Looks to be an interesting conference. I’m excited to see what papers are presented.
Our inaugural Edinburgh Postgraduate Conference on Late Antiquity will take place at the University of Edinburgh from April 21-22, 2016. This cross-disciplinary conference is intended to bring together postgraduates and early career researchers from across the UK and abroad whose research focuses on any aspect of Late Antiquity. We welcome submissions from disciplines including (but not limited to) history, literature, archaeology, classics, art and architecture, and divinity. The conference aims to provide a forum to meet fellow postgraduates of Late Antiquity and discuss our current research and enthusiasm for the field.
Source: Call for Papers
I have to admit to being baffled myself by the adoration some people have toward Doug Wilson. I just don’t get it. These quotes make it even more baffling. I didn’t even realize how wacky he is until seeing some of these. It’s long but I urge you to read the whole thing.
My question is for those in the Reformed, Presbyterian world who say they really like or appreciate what Wilson says/has written/teaches on various subjects. My question is: what exactly do you like about Wilson?
Source: A Question for Wilson Fans
“Politicians have become masters of “spinning the truth” in their favor. Ancient Sophists were trained in this very skill. They developed the ability to argue for or against anything at any time, spinning the facts in a way which gave the result their patrons desire.
In 1 Thessalonians 2 Paul says this is not the way he presented the Gospel. He was not a huckster trying to get rich off the Gospel nor was he a slick philosopher trying to manipulate the audience to believing the Gospel.”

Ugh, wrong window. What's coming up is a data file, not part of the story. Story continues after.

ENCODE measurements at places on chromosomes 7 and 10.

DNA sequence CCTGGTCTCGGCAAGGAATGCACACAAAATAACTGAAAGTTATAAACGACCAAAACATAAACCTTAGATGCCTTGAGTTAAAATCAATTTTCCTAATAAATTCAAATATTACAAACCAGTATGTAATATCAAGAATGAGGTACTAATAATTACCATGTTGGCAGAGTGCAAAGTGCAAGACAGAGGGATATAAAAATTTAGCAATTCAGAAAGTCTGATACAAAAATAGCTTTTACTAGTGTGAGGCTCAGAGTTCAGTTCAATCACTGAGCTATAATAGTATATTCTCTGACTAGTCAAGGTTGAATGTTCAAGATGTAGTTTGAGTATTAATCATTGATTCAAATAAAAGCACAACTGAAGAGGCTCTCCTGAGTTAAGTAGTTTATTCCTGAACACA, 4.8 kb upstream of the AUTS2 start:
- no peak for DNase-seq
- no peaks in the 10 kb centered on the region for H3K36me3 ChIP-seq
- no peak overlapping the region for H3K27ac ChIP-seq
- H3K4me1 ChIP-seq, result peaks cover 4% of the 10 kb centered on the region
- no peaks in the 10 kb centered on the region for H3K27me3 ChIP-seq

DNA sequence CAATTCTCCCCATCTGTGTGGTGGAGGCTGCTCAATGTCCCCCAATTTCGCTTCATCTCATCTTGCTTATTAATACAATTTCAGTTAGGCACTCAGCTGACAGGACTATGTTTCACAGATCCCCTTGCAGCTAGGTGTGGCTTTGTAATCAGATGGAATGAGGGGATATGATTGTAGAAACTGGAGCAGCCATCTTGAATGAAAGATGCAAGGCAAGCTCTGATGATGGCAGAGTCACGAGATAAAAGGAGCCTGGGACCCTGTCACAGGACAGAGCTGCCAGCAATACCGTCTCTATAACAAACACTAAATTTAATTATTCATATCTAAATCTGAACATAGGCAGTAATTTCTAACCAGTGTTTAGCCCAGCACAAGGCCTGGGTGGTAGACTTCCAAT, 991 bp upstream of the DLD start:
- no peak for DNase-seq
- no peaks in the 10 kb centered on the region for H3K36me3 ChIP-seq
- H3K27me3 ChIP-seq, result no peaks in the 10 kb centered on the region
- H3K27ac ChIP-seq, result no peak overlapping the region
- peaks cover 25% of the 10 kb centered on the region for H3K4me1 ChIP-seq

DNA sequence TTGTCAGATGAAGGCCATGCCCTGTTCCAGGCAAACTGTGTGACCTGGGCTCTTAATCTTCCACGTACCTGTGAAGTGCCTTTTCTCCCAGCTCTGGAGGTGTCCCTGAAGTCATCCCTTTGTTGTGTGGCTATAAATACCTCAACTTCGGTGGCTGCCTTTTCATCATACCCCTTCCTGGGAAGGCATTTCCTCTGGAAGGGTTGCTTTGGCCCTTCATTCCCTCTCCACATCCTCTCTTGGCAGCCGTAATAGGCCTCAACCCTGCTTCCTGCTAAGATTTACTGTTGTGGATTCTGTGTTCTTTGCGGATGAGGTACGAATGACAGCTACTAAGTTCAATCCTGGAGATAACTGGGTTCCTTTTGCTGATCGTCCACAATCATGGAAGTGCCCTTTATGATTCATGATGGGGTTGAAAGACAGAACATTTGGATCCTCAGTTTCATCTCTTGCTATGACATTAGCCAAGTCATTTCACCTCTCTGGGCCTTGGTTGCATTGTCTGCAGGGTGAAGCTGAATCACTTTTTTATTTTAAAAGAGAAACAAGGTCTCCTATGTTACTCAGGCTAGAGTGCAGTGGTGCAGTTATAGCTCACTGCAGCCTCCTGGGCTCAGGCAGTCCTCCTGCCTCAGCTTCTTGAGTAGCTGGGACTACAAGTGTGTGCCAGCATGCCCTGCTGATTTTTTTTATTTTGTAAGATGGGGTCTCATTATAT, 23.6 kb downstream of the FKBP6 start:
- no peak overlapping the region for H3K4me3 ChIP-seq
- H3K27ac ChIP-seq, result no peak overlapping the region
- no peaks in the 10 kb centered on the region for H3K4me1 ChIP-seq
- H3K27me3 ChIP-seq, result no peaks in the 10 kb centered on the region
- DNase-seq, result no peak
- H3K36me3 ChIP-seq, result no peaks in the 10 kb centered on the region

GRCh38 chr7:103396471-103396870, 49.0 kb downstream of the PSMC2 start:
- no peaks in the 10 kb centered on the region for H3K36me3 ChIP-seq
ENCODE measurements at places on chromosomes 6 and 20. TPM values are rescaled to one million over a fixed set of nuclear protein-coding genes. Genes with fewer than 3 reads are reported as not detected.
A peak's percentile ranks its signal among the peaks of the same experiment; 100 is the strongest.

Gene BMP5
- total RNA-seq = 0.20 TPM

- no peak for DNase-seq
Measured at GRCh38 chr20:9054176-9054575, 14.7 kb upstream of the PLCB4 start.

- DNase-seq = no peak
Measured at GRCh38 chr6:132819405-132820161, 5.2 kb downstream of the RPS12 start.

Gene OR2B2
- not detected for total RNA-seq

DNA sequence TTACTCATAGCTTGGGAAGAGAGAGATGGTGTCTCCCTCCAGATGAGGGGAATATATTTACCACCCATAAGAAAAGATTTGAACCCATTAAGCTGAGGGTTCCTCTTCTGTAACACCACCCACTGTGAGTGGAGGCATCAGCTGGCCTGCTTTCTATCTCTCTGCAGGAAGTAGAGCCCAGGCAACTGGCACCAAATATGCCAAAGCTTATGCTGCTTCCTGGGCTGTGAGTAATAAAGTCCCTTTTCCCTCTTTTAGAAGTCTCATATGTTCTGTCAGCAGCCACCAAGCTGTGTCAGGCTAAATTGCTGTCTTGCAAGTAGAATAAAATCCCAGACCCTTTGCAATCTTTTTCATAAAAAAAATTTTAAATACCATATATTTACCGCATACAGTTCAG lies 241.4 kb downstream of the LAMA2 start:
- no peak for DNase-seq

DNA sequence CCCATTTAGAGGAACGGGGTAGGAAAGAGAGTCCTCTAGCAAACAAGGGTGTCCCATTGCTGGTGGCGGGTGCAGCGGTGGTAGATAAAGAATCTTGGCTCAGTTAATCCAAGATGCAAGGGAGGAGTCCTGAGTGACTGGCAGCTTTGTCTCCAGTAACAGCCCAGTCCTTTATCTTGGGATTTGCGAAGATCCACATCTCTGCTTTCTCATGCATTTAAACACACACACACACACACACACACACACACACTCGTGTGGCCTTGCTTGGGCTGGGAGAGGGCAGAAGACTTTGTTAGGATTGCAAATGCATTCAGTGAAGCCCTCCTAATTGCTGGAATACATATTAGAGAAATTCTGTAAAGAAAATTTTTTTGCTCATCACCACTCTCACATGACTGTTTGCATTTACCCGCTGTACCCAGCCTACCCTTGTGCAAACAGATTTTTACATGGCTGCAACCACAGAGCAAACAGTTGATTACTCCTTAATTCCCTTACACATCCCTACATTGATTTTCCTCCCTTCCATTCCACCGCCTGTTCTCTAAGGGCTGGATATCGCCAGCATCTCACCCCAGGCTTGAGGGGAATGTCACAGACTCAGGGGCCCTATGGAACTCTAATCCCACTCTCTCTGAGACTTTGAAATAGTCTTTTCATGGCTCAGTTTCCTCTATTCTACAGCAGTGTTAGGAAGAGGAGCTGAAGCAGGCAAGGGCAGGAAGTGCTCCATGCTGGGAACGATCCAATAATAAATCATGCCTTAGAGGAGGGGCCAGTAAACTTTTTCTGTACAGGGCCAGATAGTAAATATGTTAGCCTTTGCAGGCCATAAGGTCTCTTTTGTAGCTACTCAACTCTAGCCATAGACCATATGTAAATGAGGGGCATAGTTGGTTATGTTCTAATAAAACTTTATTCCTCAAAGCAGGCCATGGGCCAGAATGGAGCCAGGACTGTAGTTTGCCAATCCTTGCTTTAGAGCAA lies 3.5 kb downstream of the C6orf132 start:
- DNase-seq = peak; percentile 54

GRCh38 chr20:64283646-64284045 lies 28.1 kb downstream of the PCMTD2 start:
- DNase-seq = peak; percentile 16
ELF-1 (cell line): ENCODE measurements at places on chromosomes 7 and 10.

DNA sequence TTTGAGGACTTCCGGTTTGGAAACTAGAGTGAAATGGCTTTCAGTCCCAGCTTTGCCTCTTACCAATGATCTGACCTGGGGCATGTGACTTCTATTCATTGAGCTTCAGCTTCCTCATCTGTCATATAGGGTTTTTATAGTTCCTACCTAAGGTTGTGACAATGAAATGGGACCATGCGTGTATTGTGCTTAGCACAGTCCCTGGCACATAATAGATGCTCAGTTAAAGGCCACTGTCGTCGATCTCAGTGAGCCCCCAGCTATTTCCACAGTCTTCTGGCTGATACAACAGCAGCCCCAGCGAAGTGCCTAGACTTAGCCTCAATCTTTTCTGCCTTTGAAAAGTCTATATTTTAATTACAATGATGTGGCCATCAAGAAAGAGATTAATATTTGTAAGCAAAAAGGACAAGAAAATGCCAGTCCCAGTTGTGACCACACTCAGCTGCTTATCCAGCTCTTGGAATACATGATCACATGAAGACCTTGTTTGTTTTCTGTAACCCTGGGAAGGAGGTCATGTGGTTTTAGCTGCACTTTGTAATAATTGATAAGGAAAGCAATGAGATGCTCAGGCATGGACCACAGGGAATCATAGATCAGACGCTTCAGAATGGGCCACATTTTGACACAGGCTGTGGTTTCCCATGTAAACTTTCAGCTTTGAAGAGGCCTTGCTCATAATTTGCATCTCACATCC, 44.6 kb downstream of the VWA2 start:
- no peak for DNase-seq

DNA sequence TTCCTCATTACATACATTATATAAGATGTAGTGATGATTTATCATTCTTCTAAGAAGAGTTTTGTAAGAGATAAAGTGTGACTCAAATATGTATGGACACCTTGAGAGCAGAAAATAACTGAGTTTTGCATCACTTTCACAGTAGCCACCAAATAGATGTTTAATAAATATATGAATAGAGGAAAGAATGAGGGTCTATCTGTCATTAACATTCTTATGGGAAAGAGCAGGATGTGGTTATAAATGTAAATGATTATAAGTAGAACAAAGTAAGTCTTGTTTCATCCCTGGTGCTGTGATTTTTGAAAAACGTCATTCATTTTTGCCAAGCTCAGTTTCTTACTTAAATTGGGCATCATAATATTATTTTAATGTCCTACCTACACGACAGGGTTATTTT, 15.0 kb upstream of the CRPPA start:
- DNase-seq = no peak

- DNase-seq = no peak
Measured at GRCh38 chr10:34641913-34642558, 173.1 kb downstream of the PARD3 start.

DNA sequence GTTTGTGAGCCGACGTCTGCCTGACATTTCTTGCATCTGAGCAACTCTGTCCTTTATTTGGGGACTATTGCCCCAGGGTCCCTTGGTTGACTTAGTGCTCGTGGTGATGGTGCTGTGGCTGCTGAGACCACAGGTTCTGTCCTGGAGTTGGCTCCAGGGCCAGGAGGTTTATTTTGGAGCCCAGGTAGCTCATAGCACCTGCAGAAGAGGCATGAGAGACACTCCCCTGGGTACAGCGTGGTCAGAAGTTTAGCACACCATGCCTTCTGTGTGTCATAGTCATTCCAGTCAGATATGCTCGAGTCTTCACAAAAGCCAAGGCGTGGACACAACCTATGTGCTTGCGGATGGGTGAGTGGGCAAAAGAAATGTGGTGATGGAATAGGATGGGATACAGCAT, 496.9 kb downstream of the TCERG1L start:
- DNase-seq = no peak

Source: Paul as a non-Philosopher
Garwood Anderson has an excellent post on preaching over at Covenant.
The end of preaching is the edification of God’s people gathered in worship. Preaching can perform numerous other functions, many of them noble, but if it does not edify, it fails to fulfill its end. Listeners might be moved, inspired, informed, entertained, and impressed, but preaching that does any or all of that but does not bear the fruits of repentance and righteousness in the preacher and listeners, still fails. A lot of exceptional preaching — the best preaching we have ever heard — fails.
Am I really arguing for the end of homiletics? That’s a little severe, isn’t it? One might even say rhetorical. But what if we were to say that by “homiletics” we mean nothing more or less than the applied convergence of biblical exegesis, the cure of souls, and ascetical theology. Biblical exegesis, because preaching must always be the proclamation of God’s word. The cure of souls, because preaching is for the edification of God’s people. Ascetical theology, because preaching is the spiritual act of a servant and preachers must preach what they practice.
Read the whole thing here. I promise it’s worth your while.